Departmental talk, 2/12 – Michelle Yuan

Please join us for a talk by Michelle Yuan (University of Chicago).
Coordinates: Tuesday 2/12 at 3:30pm in Wilson Hall WPRoom (room 118)
Title: Pronoun movement and doubling in Inuktitut (and beyond)
Abstract: 

A key working hypothesis in generative linguistic research is that the syntax of natural language is organized by a finite set of abstract principles with a constrained space for potential variation. A natural consequence of this view is that linguistic phenomena that appear unrelated on the surface may in fact be underlyingly linked—and, as such, are expected to interact in systematic ways. This talk offers a case study of this idea from Inuktitut (part of the Inuit dialect continuum), in which the underlying status of the object agreement morphemes predicts properties of seemingly independent aspects of the grammar, such as ergativity and the spell-out of movement copies.
I begin by establishing that the object agreement morphemes in Inuktitut are morphologically reduced pronouns doubling full DPs, rather than exponents of phi-agreement, and that the pronominal nature of these morphemes interacts fundamentally with other properties of Inuktitut syntax. First, I show that this idea may be subsumed within previously-noticed differences in the distribution of ergative case morphology across the Inuit dialect continuum (e.g. Johns 2001, Carrier 2017). From there, I present a novel analysis that links variation in ergative alignment in Inuit to variation in object movement. Second, the proposal that these object agreement forms are syntactically pronouns offers a new window into Cardinaletti & Starke’s (1994) strong vs. deficient pronoun distinction. I recast this well-known contrast as following from a small set of morphological conditions on chain pronunciation and copy spell-out (Landau 2006). As independent evidence for this approach, these conditions are shown in Inuktitut to both constrain the distribution of strong pronouns and extend straightforwardly to certain recalcitrant aspects of noun incorporation.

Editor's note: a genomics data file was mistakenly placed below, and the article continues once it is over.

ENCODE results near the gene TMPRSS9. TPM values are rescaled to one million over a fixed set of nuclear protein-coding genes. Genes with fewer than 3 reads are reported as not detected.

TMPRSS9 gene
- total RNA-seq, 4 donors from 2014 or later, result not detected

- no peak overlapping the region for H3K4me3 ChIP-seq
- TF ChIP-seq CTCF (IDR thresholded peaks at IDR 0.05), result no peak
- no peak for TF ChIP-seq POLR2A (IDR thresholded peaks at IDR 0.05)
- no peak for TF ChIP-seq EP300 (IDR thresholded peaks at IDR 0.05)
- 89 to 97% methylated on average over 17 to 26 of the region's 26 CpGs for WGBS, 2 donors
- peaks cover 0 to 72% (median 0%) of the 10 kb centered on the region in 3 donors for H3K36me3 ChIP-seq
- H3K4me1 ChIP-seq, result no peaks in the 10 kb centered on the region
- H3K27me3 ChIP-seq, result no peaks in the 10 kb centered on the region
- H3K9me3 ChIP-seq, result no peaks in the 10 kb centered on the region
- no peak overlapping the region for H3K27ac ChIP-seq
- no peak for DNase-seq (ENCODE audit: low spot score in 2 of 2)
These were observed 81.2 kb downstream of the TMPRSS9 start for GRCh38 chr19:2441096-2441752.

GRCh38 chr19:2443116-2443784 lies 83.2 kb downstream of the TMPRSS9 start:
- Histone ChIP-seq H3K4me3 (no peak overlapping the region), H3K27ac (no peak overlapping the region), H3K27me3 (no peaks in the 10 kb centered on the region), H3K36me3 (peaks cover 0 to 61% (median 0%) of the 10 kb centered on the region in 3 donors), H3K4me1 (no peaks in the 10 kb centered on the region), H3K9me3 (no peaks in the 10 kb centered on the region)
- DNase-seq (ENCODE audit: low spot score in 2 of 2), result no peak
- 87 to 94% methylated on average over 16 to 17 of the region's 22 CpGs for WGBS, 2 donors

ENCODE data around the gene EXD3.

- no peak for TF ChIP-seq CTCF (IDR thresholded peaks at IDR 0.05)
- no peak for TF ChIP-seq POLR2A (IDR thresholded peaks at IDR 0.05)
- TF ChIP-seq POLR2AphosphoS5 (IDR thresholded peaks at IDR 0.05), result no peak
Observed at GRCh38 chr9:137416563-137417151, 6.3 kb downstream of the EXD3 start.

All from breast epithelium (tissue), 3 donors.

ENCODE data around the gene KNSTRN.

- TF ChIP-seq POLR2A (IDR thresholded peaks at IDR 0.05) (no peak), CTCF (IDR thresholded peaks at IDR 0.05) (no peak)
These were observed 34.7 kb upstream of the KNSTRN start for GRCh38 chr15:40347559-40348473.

Departmental talk, 2/14 – Zheng Shen

Please join us for a talk by Zheng Shen (Goethe University Frankfurt).
Coordinates: Thursday 2/14 at 3:30pm in Peterson Hall, room 116
Title: What we can learn from Multi-valuation

Abstract: One of the major goals of syntax is to understand its basic building blocks and how they interact. Taking features to constitute one of these basic building blocks of syntax, I investigate how different agreement patterns can be derived from the nature of different types of features.